Minnesota have really been racking up the miles lately, returning from the All-Star break in early February by making two trips to Winnipeg eight days apart (with two home games in between), returning home for just one game before a week-long trip to Canada that lasted from Edmonton to Ottawa to Toronto and back to Calgary. A single game in St. Paul was a prelude to back-to-back games last week in Philadelphia and Buffalo, followed by two games at home and another back-to-back game this week in Detroit and Columbus.
Video: Kaapo Kähkönen post-game in Columbus
“We want to establish our building, we want to make it a tough place to come and play and that’s the style we have to play to get most of those points,” Kahkonen said. “They’re obviously crucial at this time of year, everyone’s pushing for the playoffs, it’s going to get tighter and tighter, so that’s huge.”
Minnesota won’t hit the road again until early April, when it begins a four-game away streak on April 2 in Carolina. Games in Washington, Nashville and St. Louis follow.
Minnesota has more games on its next homestand (nine) than road games the rest of the season (eight), while shuffling eight more games at St. Paul in April.
No NHL team has played more road games and there are more home games left than the Wild, who are in a strong position to make up for some of the ground they recently lost.
“It’s a big stretch for us. At home we should take command and fly,” Zuccarello said. “We like to play at home. We’ve been good at home. Just keep going. It was a good game for us today. We have to keep building on that. If we play games like this , we’re gonna win more than we’re gonna lose. Just keep going.”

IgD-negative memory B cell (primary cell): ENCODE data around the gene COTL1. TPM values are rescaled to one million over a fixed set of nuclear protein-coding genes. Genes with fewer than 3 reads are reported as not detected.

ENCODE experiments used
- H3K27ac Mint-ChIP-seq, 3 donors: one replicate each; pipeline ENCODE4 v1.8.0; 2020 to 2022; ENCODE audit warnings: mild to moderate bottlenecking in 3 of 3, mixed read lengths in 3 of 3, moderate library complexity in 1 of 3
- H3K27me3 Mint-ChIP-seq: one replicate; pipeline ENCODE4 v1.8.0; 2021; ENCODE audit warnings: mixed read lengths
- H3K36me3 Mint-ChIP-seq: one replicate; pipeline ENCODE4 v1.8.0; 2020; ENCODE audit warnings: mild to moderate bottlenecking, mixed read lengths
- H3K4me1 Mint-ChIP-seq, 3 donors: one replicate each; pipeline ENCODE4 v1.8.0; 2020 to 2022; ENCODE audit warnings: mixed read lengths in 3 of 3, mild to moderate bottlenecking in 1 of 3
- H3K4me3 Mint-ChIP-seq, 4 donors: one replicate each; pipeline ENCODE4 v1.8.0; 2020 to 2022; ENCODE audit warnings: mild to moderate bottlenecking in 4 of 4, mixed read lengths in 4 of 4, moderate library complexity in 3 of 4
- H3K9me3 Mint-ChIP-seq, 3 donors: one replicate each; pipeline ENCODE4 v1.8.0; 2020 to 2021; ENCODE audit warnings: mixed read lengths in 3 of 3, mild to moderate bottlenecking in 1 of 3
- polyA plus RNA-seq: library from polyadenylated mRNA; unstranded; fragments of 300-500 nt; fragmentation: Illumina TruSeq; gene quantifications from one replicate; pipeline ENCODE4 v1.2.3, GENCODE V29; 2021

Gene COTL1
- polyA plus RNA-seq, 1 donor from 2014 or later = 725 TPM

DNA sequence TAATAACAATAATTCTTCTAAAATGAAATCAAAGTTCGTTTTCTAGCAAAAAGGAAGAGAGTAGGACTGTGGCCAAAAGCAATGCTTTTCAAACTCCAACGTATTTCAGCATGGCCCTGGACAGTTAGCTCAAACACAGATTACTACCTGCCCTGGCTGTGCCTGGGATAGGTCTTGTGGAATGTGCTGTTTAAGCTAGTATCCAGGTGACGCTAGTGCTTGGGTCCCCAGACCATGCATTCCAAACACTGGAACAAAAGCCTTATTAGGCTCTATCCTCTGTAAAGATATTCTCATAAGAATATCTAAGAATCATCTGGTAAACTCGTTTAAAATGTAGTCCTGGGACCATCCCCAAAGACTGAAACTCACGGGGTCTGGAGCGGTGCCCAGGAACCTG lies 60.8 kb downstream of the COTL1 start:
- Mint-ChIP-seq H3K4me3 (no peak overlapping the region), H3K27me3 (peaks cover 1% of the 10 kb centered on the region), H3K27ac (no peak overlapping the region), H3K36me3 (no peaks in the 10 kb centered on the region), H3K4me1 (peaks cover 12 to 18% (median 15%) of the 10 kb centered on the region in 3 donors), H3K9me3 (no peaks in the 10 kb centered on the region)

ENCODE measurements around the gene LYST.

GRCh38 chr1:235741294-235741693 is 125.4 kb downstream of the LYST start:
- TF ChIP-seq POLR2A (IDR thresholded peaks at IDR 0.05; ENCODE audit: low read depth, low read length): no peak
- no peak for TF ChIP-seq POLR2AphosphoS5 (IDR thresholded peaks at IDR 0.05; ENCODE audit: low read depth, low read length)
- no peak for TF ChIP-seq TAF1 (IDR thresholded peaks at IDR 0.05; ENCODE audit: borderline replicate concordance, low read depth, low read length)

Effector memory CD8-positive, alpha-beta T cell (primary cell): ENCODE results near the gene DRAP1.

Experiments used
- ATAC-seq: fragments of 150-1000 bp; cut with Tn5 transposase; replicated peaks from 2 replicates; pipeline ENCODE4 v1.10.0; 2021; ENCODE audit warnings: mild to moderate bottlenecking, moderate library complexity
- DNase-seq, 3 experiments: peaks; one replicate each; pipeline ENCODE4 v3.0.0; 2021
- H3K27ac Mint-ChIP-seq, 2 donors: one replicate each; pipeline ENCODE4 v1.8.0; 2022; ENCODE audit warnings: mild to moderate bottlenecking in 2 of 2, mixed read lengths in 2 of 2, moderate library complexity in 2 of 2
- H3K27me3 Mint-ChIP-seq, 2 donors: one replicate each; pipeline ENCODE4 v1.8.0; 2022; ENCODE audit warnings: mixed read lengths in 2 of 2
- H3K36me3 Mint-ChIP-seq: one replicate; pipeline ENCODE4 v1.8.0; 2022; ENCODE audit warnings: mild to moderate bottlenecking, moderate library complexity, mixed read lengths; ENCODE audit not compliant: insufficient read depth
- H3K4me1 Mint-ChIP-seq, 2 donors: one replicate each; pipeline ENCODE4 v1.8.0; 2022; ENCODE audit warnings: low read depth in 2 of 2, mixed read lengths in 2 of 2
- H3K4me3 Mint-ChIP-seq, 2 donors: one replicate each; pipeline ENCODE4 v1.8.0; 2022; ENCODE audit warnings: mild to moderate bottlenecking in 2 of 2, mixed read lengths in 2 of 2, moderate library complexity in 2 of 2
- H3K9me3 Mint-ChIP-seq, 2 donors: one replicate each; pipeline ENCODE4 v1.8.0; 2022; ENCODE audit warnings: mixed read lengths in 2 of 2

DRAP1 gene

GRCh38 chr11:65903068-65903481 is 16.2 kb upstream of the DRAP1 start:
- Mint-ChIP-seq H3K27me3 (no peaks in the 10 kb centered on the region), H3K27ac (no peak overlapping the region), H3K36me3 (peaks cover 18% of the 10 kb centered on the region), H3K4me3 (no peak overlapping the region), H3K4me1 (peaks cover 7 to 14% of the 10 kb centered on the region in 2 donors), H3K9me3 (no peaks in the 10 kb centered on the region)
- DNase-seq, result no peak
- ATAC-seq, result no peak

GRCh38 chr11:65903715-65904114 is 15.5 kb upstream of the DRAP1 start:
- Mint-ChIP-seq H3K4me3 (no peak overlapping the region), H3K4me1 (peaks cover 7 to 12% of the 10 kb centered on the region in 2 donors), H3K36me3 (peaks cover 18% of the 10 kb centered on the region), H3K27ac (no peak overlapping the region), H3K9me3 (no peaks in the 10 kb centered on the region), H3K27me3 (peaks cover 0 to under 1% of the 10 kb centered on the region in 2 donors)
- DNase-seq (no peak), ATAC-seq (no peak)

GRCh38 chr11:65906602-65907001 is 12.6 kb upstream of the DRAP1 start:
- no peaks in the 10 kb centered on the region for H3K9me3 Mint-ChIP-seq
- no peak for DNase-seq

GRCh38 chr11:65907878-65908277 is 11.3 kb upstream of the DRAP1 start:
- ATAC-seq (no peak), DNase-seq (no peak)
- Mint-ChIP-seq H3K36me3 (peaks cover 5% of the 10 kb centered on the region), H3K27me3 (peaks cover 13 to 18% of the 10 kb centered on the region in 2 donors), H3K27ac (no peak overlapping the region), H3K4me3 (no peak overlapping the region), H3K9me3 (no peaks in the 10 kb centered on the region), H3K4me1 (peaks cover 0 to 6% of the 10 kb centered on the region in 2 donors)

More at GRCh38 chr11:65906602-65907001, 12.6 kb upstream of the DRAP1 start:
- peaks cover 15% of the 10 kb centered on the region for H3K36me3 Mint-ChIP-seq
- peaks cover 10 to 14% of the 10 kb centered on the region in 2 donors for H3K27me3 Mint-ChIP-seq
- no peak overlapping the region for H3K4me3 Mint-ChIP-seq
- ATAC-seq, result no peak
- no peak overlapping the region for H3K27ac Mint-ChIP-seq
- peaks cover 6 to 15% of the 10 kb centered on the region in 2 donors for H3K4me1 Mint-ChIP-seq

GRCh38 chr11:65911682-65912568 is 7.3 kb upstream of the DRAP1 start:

The homestand will start on a high note, of course, as the Wild will retire longtime former captain Mikko Koivu’s number ahead of the game, a ceremony which will begin at 5 p.m. sharp and will be televised on Bally Sports North and broadcast on the Wild Radio Network. .
“It’s always nice to be home,” Evason said. “We’ve talked about it a lot, what our fans have given us this year, it’s phenomenal and we’re looking forward to that energy they’re going to give us every night.”
- Jonas Brodin played his 656th career game Friday night, tying Ryan Suter for fourth in Wild history (Mikko Koivu, Spurgeon, Nick Schultz)
- Six of Kaprizov’s 30 goals have come on the power play
- Kevin Fiala assisted on Kaprizov’s goal, extending his points streak to six games. Fiala has 16 points in his last 11 games and is one point away from matching his career high (54 points, 2019-20)
- Zuccarello became just the 14th Wild player to score at least 60 points in a season
- Spurgeon has five assists in the last five games and hit 20 assists in a season for the seventh time in his NHL career
- ryan hartmann now has 20 assists, matching the best of his career
- Kahkonen finished with 26 saves
- Jake Bean and Max Domi got assists for the Blue Jackets
- Merzlikins stopped 36 of 38 shots for Columbus
Dan’s Three Stars
1. Mats Zuccarello
2. Jared Spurgeon
3. Connor Dewar
Video: MIN recap: Kaprizov scores 30th goal in SO defeat